Posts Tagged ‘English teacher’

End of Term Blues: Why am I still teaching?

July 11, 2015

Why Am I Still Teaching?

It’s nearly the end of another teaching year – too many to count now! But I end this year sad and uncertain: what is my purpose, what am I actually doing as an English teacher in this country, under the latest changes?

Up until recently I have been confident about the importance and purpose of my subject and my job. English is central to the life opportunities of the young, as is Maths (yes, and other subjects are important too!). English is about the basics: reading and writing, but it is so much more than that – it is about communicating, thinking, creating, exploring, arguing; using the imagination. Well, it was, and maybe it still is at home, in Oz. But in the UK, with every change that is implemented English becomes an impoverished subject; ironically like most of the students whose life chances it purports to support.

In the reaction to the endemic cheating or gaming of the system through Course Work and then Controlled Assessments, key questions were not asked. No-one scratched their head and said: Hey, why are all these schools and teachers cheating to get better results? Why is this happening? Dots were not joined and so we have a subject that should be about nuance and thought, time and consideration, about planning and editing and drafting that is being wholly externally examined. My subject has been bastardised by people who have no idea about English and certainly not the first idea about young people. My subject has been hijacked by people who did not struggle at school, who have not listened to teachers or parents, who reside in some sort of alternative universe where education is stuck in the 1950s.

bookshevles2

Here are some questions that should have been asked before the latest changes were made.

1. What is the point of English in schools?

2. How can we make this subject relevant to non-readers, to those who don’t write, or see much of a future for themselves?

3. What skills and knowledge do we want them to have?

 

I used to think the point of English was to foster a love of reading, to encourage students to read for information, for pleasure, to develop their own language and ability to extract meaning from a text, to think about ideas and meaning and come to their own considered opinions. Fiction’s purpose was to start a dialogue, to tap into their experiences and move them beyond that, to consider other views, other world’s, other ways of being and seeing.

Reading lead to discussion, exploration, arguing, justifying an opinion. It led to accepting there were other points of view, other ways of seeing and understanding things; it also showed you were not alone, not the only one feeling the way you did. Reading lead to writing – personal responses, essays, critical analysis and creative responses, a story, a letter to a character, an extra chapter, and alternative ending, something original using an element from the text. Writing meant thinking, planning, writing, experimenting, crafting, drafting and editing before producing a final product worthy of ‘publication’ or assessment. Not a tick box exercise about triplets and wow words and as much punctuation as you can shove in to get an extra mark.

How many skills can you identify from that paragraph?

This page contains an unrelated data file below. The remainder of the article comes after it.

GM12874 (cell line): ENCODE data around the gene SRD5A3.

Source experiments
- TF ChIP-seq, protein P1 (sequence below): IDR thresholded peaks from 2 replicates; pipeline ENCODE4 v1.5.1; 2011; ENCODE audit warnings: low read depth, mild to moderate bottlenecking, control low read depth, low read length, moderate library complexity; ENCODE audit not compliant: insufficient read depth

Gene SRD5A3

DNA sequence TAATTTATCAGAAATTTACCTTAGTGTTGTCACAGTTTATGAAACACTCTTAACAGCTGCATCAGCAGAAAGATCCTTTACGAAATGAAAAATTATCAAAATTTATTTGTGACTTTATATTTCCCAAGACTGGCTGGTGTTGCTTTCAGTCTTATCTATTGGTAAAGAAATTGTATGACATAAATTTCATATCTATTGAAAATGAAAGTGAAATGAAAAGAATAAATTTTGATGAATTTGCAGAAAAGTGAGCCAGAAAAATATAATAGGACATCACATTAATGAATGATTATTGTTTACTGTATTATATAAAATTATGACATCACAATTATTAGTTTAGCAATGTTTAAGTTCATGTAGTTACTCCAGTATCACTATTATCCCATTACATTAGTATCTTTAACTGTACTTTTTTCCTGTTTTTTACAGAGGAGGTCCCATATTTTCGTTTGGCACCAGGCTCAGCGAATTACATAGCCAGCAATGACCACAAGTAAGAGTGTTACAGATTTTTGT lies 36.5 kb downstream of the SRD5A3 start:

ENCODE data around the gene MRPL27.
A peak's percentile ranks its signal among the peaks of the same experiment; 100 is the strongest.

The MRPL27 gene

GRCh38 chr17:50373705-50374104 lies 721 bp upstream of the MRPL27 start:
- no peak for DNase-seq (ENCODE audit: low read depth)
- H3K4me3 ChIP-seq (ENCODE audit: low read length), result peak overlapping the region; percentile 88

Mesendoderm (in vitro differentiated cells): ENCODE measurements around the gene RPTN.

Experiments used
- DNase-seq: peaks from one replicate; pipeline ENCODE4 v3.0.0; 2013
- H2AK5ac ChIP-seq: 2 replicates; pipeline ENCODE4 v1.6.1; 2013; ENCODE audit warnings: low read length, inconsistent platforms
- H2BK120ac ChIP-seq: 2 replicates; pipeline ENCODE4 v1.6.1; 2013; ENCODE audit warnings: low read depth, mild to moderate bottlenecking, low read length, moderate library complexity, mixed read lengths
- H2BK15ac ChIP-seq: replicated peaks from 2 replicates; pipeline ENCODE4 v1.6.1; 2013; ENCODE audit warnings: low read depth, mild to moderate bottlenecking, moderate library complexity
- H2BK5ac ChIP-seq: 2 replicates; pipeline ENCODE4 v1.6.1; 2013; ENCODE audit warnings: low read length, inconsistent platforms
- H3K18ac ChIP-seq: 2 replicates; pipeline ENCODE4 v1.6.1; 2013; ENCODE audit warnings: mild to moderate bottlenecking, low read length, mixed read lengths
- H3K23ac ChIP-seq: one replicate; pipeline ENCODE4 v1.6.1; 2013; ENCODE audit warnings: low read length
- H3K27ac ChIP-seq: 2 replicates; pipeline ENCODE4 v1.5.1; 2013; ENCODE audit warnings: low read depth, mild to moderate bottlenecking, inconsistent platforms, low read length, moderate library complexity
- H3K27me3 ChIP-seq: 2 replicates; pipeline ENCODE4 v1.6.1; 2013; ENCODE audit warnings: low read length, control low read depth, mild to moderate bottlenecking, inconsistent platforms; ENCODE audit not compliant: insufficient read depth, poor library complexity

There is a large body of evidence that shows that reading fiction, especially good quality well written fiction, is good for us. It enhances empathy, our ability to connect to others, to understand people and how to work with them. Reading also develops our ability to concentrate, to sustain activities, as well as develop our vocabulary and understanding of how language works – the nuts and bolts of punctuation, sentence structure, vocabulary choices and effects. We learn how to be good writers from being good readers.

books

But the new curriculum is not about love of anything – certainly not books or kids. There is nothing modern or particularly accessible on the new list for GCSE – a raft of Shakespeare, as to be expected, 19th century texts that many will never access – Great Expectations is a great story but too long; Pride and Prejudice a bit too much romance and marriage; Jekyll and Hyde may be short but its language is impenetrable. Most of the 20th century texts stop short of the 1960s. I’m not sure what these texts bring to a modern child, how they will find reading less of a chore, a king-size bore from the xenophobic list created by Michael Gove, the master educationalist.

I’m not sure what future the politicians see for young people, I’m not sure what they think they will achieve by a retro Sabre-tooth Tiger curriculum that takes no account of the modern world, of the impact of technology on language, on the way we create and receive information. I wonder what world these students are being ‘prepared’ for.

dead angel

I wonder how I will connect texts and tasks to their experiences, to make them see the relevance of what we do for 5 hours a week. I wonder how I can resist the pressure to make everything we do about exam skills and preparation, because that will be the push, the fear from above about exams now that we have nothing else to tell us how students are progressing.

I wonder how much longer I can do this job, dictated to by idiots and fools who have no idea what it’s like to be a teenager, to be at school, to be constantly tested, to prepare for a future from within an education system that is not fit for purpose. (Images from Private Collection)